There’s no question that exercise clearly plays a role in fertility and the chance of conceiving.
There’s plenty of research available that both supports and encourages exercising regularly to improve reproductive function. One study in particular concluded that women who exercised 30 minutes or more daily had a reduced risk of infertility due to ovulation disorders.
In addition to all the research promoting exercise, there’s other research that suggests too much vigorous exercise can lower fertility and a woman’s chances of conceiving.
Let’s take a closer look at both of these suggestions and claims.
When it comes to fertility, exercise gets the thumbs up.
It not only improves metabolism and circulation, both of which contribute to better egg production, but it also optimizes your reproductive system by stimulating the endocrine glands, which secrete hormones that help eggs grow.
What’s important for us to distinguish is how much exercise is the right amount that will help support fertility and how much is too much that may potentially jeopardize the chance of conceiving.
When it comes to exercising, more than an hour of vigorous exercise per day can lead to a decrease in the production of the hormones necessary to stimulate ovary function.
In some women, this can cause the ovaries to become underactive and stop producing eggs and estrogen. Definitely not a good thing when trying to conceive.
The longer the exercise duration and intensity, the higher the risk as the body begins to break down the proteins in muscles which in turn, produce ammonia, a pregnancy-inhibiting chemical.
The key to distinguishing between enough and too much exercise lies in defining what “vigorous exercise” means.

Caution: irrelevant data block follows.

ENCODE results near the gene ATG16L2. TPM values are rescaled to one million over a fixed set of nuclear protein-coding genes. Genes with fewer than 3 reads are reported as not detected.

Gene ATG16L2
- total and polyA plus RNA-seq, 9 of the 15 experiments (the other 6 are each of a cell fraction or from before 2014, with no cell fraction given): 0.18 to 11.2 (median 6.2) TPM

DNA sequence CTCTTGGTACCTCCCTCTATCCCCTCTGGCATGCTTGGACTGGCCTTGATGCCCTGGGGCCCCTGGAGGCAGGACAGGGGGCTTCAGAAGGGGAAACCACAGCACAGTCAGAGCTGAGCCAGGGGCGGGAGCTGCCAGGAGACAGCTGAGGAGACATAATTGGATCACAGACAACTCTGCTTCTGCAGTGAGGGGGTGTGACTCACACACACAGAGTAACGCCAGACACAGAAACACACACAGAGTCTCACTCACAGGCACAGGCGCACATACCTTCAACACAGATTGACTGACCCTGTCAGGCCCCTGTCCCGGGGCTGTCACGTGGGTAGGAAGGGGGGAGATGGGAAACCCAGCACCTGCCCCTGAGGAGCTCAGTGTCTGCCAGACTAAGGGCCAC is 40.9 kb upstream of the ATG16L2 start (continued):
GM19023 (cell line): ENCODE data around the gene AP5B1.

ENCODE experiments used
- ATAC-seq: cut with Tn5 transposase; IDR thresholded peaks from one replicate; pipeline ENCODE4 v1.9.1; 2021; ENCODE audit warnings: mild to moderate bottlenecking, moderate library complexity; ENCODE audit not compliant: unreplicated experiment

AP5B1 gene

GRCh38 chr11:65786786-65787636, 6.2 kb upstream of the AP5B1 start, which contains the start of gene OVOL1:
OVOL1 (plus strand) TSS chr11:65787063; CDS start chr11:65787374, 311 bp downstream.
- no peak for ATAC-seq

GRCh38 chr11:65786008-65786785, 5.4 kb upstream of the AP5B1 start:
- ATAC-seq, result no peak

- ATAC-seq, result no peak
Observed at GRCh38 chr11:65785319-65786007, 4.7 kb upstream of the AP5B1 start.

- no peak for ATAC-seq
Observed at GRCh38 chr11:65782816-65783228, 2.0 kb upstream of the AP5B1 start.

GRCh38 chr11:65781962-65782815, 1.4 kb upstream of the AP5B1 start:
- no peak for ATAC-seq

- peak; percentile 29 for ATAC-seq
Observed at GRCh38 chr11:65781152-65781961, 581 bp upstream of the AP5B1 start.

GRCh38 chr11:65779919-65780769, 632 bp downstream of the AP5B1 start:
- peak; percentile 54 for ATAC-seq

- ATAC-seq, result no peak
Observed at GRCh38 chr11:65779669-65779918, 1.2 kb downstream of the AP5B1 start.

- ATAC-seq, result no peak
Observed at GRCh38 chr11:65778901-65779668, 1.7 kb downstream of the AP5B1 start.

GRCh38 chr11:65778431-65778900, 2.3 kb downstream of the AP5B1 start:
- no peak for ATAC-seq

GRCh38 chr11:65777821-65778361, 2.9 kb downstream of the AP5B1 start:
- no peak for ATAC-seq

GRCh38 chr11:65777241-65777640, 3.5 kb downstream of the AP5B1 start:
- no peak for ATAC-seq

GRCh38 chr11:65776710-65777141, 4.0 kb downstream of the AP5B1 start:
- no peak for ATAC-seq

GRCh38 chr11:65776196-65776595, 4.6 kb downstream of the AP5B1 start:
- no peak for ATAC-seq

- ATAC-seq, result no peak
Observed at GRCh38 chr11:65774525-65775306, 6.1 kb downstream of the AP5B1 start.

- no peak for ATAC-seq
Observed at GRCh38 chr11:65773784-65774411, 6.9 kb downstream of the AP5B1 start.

The answer to this will be different for everyone since it’s each person’s individual fitness level that determines what “vigorous exercise” means.
If your means of exercise has been walking, I wouldn’t suggest you begin training for a marathon.
On the other hand, if you find yourself constantly in marathon training mode, consider scaling back and training for a half marathon instead as a way to decrease the intensity, the “vigorous exercise” that may potentially be jeopardizing the chance of conceiving.
When using exercise as a means to help support fertility and chance of conceiving, 30-60 minutes of moderate exercise per day is more than enough to check the daily exercise box.
We put ourselves at risk when we exercise for anything over an hour at high intensity levels.
The key to effectively using exercise to help support fertility is to find the right balance between too much and too little exercise.
Whether it’s walking, yoga, Pilates, an exercise class, whatever form of exercise you choose to use, keep it to a minimum of 30 minutes and maximum of 60 minutes. Anywhere in-between is perfectly fine.
Moderate exercise suggests working within your body’s natural limits and not pushing yourself to complete fatigue and exhaustion.
Stick to exercise programs and routines you’ve been using and are comfortable with and avoid adding in any new exercises, classes, or training programs that your body isn’t use to or has been exposed to before.
Make it a point to not overthink it either which can add unnecessary stress to the process.
Exercise is supposed to alleviate stress, not add to it.
A good thing too since stress can significantly decrease the probability of conception.
So go ahead and exercise – it’s another step closer to being fit and fertile.
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